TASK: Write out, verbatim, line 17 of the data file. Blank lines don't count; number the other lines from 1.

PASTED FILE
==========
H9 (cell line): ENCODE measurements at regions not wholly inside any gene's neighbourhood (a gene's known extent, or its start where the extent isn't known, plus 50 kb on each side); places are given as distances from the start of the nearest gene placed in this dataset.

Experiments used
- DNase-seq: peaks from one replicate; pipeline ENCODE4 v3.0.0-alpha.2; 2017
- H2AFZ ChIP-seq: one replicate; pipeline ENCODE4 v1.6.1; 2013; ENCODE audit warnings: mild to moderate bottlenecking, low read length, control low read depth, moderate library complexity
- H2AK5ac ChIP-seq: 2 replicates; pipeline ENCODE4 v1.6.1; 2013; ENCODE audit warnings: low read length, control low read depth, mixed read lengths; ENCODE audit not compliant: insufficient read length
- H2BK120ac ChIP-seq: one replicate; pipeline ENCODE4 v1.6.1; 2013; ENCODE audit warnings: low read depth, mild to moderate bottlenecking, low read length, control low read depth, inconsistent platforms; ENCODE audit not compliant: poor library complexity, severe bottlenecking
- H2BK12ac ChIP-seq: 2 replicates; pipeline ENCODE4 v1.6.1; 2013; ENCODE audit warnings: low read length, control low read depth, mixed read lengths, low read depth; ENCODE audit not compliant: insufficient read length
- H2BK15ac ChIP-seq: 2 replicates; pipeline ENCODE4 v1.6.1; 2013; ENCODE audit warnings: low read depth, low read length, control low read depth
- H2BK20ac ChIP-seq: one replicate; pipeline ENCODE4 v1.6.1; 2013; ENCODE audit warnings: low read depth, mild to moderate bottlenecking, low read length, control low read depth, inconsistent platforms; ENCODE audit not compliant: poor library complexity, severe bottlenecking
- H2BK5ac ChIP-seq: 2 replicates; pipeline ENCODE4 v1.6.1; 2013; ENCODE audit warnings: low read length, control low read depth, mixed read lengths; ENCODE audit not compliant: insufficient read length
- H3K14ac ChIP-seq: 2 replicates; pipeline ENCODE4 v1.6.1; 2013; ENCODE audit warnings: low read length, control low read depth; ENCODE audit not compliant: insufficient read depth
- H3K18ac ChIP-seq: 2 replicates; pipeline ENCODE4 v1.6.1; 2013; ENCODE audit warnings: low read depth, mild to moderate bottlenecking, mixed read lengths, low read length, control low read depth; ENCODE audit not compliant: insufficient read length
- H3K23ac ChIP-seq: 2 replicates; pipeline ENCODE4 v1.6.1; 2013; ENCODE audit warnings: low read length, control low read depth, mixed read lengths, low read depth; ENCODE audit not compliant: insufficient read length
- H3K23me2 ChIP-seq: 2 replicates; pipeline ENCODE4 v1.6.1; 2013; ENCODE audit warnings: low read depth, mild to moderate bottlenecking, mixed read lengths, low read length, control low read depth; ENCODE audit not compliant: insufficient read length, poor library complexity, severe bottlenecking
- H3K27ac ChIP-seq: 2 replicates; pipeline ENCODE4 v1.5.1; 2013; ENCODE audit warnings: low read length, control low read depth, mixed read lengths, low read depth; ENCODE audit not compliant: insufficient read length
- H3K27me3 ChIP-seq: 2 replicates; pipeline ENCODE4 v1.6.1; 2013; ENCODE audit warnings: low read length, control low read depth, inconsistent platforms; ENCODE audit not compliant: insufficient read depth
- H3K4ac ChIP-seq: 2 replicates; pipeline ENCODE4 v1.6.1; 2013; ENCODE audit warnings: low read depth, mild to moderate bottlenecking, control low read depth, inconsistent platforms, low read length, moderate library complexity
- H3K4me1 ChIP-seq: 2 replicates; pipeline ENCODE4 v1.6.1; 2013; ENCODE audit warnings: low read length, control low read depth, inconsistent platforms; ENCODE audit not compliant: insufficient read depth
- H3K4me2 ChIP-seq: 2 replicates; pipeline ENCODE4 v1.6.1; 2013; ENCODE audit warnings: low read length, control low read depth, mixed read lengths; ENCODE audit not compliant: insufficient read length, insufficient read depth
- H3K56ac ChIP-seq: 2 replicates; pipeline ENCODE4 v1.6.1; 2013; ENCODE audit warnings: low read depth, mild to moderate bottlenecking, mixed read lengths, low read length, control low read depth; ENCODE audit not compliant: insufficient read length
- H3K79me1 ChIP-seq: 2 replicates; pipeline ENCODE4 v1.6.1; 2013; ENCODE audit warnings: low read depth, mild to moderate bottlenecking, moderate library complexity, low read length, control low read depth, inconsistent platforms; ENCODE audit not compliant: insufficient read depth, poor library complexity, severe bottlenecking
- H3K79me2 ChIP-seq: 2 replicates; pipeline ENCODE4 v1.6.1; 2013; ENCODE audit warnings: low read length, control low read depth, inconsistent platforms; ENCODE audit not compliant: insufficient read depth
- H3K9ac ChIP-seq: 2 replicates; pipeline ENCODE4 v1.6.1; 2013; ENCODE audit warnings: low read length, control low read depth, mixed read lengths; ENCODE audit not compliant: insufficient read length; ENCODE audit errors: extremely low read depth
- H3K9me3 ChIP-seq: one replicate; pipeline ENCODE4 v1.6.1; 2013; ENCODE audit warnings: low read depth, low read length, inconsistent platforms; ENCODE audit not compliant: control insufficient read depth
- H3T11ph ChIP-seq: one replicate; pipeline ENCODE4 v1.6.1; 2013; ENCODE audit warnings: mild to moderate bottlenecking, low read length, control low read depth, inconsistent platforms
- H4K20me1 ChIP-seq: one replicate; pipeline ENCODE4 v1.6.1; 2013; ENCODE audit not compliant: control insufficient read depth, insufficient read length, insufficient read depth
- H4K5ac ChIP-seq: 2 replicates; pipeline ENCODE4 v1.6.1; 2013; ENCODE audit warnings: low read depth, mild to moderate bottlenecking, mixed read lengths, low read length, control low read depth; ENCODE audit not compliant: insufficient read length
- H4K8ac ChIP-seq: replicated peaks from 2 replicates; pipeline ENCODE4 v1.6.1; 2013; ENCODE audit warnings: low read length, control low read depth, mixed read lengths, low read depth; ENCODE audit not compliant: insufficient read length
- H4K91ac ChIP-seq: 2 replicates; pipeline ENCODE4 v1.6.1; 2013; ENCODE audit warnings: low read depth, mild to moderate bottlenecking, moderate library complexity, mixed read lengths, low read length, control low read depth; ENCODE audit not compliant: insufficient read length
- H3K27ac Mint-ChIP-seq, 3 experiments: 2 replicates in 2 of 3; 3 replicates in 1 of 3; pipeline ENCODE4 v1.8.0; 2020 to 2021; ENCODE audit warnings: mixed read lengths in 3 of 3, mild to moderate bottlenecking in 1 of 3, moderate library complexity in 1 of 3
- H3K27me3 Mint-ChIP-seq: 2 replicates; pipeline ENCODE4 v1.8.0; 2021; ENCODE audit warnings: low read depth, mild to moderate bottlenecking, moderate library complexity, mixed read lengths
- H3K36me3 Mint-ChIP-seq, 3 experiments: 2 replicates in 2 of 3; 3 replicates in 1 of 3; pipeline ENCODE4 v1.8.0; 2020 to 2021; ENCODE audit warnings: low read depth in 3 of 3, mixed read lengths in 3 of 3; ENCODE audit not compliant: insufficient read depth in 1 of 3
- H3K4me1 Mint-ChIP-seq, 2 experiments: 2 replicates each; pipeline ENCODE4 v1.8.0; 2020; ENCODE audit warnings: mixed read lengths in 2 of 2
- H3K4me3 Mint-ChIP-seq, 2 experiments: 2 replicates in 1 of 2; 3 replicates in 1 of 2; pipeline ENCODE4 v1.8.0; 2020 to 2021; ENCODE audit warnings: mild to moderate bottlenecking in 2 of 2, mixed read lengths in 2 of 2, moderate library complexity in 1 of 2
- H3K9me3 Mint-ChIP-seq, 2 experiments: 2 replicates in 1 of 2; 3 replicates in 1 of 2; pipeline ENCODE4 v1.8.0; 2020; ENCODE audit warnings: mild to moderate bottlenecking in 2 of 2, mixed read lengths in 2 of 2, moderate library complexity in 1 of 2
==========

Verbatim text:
- H3K4ac ChIP-seq: 2 replicates; pipeline ENCODE4 v1.6.1; 2013; ENCODE audit warnings: low read depth, mild to moderate bottlenecking, control low read depth, inconsistent platforms, low read length, moderate library complexity